I’m really looking forward to Barcamp Transparency in Oxford later this year (July 26th).
Transparent business/government has become somewhat of a fashionable topic recently (especially so since the UK MP’s expenses abuses have been revealed) but as is normal with the usual media outlets, the discussion has not been very in-depth so far. It’s a great phrase to drop into a sound-bite.
At Barcamp Transparency, I’m looking forward to really digging into the subject and gaining a better knowledge of what it really means. In particular, what the increased calls for transparency in government mean for the democratic process.
I’ve also suggested to the IWF (Internet Watch Foundation) that they attend the event too. I’d be interested to hear first-hand why they do not value transparency in what they do as well as why their main ‘sponsors’ in government seem to be the very MP’s who moved to suppress the FOI Act (Freedom of Information Act) in relation to their own activities.
The Internet Watch Foundation, law enforcement authorities and internet content service sectors have achieved more in a year without legislation than we could have achieved in five years through legislation alone. This very successful model of partnership and self-regulation has achieved outstanding and continuing results.
- Rt Hon Alun Michael MP, Former DTI Minister of State for Industry. (His voting record on government transparency is here)
The two subjects I’ve proposed to talk about at the Barcamp are:
1) “What about my mum?” The average person on the street probably takes it for granted that politicians are most likely corrupt and that big business will always be more important than they are. So how do we convey the need and requirement for increased transparency to them in a way that gains their vocal support? Such a fundamental shift in thinking needs the support of all.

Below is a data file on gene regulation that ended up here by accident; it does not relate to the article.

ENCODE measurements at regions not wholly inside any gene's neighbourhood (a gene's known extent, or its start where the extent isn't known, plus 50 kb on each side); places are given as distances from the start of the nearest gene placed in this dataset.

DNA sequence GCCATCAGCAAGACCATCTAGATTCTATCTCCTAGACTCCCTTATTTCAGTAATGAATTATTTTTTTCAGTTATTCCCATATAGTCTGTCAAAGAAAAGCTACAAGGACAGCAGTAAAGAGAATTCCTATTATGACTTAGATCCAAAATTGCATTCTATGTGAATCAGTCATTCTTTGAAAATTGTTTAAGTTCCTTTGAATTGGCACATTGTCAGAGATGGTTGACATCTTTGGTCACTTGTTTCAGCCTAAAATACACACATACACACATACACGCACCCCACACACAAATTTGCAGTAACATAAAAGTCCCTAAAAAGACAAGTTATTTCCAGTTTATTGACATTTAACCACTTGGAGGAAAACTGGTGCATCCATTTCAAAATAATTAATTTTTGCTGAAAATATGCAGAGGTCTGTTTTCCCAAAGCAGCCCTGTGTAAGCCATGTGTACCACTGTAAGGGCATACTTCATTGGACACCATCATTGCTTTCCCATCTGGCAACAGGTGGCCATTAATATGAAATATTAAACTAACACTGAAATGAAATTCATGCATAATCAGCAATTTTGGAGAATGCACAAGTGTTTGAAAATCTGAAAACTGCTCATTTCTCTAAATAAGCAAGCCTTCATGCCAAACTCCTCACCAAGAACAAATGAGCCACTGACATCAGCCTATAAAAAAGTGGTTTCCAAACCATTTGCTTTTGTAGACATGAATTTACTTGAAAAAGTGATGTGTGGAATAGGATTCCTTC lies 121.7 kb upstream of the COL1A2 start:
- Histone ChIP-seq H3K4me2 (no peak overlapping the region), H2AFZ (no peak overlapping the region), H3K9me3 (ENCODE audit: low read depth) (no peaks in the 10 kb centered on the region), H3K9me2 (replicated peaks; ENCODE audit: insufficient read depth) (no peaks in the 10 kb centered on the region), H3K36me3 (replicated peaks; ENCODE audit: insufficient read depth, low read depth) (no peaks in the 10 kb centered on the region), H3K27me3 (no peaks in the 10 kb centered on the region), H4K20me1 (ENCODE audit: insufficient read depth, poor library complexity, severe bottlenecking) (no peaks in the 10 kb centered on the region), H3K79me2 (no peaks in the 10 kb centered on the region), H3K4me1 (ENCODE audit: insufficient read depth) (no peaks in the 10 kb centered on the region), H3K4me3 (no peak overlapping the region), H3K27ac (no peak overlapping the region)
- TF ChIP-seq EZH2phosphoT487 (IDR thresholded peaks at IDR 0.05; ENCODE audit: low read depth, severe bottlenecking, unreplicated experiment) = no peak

2) The IWF (Internet Watch Foundation) and self-regulation. How one self-regulated organization prevented the UK access to Wikipedia and got noticed for the first time. How many other sites have been blocked that you don’t know about? Who watches the watchers? This organization and it’s potential to go badly wrong is a very big concern for me. No one would (or perhaps I should say, no one ‘should’) deny the need for some regulation and monitoring of severely objectionable content on the web but as we’ve seen, these people can and do get it wrong and they have no oversight whatsoever. How can we be certain of their immunity from commercial or political influence?
If the whole subject of transparency interests you too and you’re in the UK in July then I’d urge you to attend. You can find out information and follow updates using the channels below: